the 4th century BCE Macedonian warlord, the world most famous homosexual, created the
biggest empire in ancient history after conquering the Persian
Empire. Yet Alexander sudden death at the age of 32 has been a
mystery for centuries. Some experts say he died of malaria,
others suggest a bout of typhoid caused by tainted food, or
chronic liver poisoning brought on by his bacchanalia.
But the latest theory suggests he was the victim of a plot by
his wife, Roxane, allegdly the daughter of Last Achaemenid
Emperor Darius III. She is said to have poisoned him with what
was then a little- known toxin taken from the strychnine plant.
The disclosure will intrigue followers of a historical whodunnit
which has fascinated scholars down the ages. The jealous wife
theory is being propounded by Graham Phillips, an author of
popular history, who believes Alexander was murdered by Roxane
in revenge for taking another wife or perhaps flaunting his
homosexual lover, Hephaestion, who also died in mysterious
He believes that both Hephaestion and Alexander suffered the
classic symptoms of strychnine poisoning. Roxane was one of the
few people who could have known about the deadly derivative of
the strychnine plant Strychnos nux vomica.
What little is known about Alexander's sudden death starts in
Babylon, with a funeral feast held at the end of May in 323BC in
honour of the late Hephaestion.
Roman historians, drawing on original accounts of the banquet,
suggest that Alexander was gripped by pain before collapsing.
"The initial symptoms were agitation, tremors, aching or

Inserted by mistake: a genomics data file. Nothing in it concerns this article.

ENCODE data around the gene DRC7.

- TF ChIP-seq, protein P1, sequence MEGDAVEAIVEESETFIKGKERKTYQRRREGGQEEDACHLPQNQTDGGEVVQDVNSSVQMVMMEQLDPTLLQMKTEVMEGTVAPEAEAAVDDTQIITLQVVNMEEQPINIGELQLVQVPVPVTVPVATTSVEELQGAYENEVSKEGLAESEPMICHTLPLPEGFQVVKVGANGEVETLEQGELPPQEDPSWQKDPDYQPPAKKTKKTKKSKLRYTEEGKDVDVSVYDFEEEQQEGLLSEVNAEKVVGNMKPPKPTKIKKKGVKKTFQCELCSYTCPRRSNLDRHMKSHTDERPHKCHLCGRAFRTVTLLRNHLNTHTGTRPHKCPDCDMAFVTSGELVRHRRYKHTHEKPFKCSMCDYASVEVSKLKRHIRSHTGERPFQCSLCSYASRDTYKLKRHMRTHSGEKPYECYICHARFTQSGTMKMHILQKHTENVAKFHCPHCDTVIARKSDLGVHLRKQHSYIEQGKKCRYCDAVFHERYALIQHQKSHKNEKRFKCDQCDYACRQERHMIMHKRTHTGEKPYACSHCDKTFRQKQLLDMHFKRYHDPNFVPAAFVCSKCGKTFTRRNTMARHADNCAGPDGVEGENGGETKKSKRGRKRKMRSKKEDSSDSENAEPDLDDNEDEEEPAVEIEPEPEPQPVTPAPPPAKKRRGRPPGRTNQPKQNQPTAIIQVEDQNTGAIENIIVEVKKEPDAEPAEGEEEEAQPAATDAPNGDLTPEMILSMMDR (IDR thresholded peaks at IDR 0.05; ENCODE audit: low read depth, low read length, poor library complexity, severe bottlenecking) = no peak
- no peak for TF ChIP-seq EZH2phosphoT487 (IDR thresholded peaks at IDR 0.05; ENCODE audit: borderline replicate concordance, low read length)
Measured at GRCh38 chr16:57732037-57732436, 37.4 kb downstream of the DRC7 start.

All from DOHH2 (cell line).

stiffness in the neck, followed by a sudden, sharp pain in the
area of the stomach". "He then
collapsed and suffered excruciating agony wherever he was
touched. Alexander also suffered from an intense thirst, fever
and delirium, and, throughout the night, he experienced
convulsions and hallucinations. "In the final stages he
could not talk, although he could still move his head and arms.
Ultimately, his breathing became difficult and he fell into a
coma and died."
Toxicologists at the University of California believe the
symptoms fit those of poisoning by strychnine, a toxin that
interferes with the chemical transmitters of the nerves
controlling the body's muscles.
Strychnine would have been unknown in the West at the time
because it came from a plant that only grew in the Indus valley,
where Alexander has visited two years previously, he said.
Roxane, who accompanied Alexander, took an interest in local
customs and is said to have visited a sacred grove where small
doses of strychnine could have been used by local priests to
induce spiritual hallucinations.
"The one person who know about strychnine was Roxane. She
was not only in India, she knew about local customs. I came to
the conclusion that she could have killed him," he said.
Professor Robin Lane-Fox of Oxford University, who acted as the
history consultant for Oliver Stone, is sceptical of claims of
Roxane's guilt. "If you were going to
kill Alexander you would want to make sure he was killed on the
spot. You wouldn't want to risk a slow death by poisoning which
would alert his suspicions," Professor Lane-Fox said. "We
don't know what really killed him. Alexander had many old
wounds, he traveled in marshes riddled with malaria, he drank
all night. He simply might have had a seizure," he said.